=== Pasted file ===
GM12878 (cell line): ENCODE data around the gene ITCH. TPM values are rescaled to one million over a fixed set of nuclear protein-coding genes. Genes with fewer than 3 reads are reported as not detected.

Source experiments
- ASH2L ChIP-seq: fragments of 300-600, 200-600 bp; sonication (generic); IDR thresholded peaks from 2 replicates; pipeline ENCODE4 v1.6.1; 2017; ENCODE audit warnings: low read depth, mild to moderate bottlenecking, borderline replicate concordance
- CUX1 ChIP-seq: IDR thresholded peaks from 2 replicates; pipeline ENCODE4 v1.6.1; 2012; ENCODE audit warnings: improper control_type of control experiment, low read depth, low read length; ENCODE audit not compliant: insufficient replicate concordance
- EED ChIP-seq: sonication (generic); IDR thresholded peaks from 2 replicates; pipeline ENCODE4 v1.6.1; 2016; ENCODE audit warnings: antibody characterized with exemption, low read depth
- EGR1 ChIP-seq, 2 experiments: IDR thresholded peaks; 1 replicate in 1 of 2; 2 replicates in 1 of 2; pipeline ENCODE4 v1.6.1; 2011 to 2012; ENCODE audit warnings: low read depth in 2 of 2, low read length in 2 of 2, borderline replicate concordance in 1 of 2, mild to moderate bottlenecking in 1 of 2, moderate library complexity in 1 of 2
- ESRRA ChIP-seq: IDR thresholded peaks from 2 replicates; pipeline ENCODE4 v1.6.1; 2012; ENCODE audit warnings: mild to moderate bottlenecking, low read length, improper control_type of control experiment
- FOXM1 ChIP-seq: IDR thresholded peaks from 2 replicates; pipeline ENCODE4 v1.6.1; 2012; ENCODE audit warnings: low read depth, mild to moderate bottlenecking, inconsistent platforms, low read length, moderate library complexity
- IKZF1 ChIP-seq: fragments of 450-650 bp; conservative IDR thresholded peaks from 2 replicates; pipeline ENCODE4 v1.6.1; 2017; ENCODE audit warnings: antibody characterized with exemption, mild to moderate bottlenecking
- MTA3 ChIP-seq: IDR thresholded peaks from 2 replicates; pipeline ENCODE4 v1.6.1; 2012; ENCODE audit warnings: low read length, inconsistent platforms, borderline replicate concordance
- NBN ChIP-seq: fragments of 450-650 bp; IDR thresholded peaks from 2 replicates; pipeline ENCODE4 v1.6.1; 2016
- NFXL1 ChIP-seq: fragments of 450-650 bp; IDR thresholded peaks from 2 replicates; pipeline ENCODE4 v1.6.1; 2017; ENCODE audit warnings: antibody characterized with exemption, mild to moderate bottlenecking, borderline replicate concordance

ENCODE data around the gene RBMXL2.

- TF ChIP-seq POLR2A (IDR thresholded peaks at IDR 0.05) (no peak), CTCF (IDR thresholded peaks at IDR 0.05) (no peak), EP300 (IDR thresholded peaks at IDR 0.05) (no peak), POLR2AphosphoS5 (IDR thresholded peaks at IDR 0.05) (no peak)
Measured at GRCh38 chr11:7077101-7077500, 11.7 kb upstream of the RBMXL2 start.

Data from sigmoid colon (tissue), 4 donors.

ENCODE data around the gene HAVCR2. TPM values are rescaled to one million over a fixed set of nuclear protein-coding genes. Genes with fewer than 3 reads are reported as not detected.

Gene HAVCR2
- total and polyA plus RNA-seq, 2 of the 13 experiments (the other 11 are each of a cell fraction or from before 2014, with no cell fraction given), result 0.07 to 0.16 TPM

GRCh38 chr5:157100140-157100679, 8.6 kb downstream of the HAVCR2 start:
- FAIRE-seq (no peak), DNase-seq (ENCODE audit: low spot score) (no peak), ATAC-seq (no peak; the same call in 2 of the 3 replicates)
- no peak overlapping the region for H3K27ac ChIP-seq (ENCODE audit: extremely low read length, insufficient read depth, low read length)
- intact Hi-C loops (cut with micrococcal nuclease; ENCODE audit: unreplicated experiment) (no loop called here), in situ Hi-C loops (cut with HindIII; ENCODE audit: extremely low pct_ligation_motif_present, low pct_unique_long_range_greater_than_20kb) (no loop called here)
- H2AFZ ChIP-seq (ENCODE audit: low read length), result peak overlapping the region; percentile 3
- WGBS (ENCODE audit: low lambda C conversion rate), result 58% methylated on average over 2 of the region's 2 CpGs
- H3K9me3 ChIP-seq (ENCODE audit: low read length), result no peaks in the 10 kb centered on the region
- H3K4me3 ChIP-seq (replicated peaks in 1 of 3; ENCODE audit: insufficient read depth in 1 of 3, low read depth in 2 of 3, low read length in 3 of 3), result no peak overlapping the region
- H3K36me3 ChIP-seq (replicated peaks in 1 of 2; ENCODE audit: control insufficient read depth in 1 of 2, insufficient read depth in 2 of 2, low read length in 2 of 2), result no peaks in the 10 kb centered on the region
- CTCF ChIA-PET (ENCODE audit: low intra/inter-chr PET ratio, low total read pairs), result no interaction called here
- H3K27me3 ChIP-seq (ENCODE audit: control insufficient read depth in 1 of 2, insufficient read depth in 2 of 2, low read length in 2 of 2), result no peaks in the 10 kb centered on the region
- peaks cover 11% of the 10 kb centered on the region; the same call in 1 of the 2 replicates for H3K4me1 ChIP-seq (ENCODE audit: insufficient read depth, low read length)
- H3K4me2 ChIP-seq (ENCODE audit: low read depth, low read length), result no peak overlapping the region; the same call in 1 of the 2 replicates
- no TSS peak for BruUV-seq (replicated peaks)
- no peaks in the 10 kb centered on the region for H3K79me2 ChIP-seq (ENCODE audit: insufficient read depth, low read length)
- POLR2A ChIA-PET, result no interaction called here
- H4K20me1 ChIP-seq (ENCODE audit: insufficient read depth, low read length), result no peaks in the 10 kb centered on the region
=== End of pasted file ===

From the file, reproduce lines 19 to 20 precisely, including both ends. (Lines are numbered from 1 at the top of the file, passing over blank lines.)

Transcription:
- total and polyA plus RNA-seq, 2 of the 13 experiments (the other 11 are each of a cell fraction or from before 2014, with no cell fraction given), result 0.07 to 0.16 TPM

GRCh38 chr5:157100140-157100679, 8.6 kb downstream of the HAVCR2 start: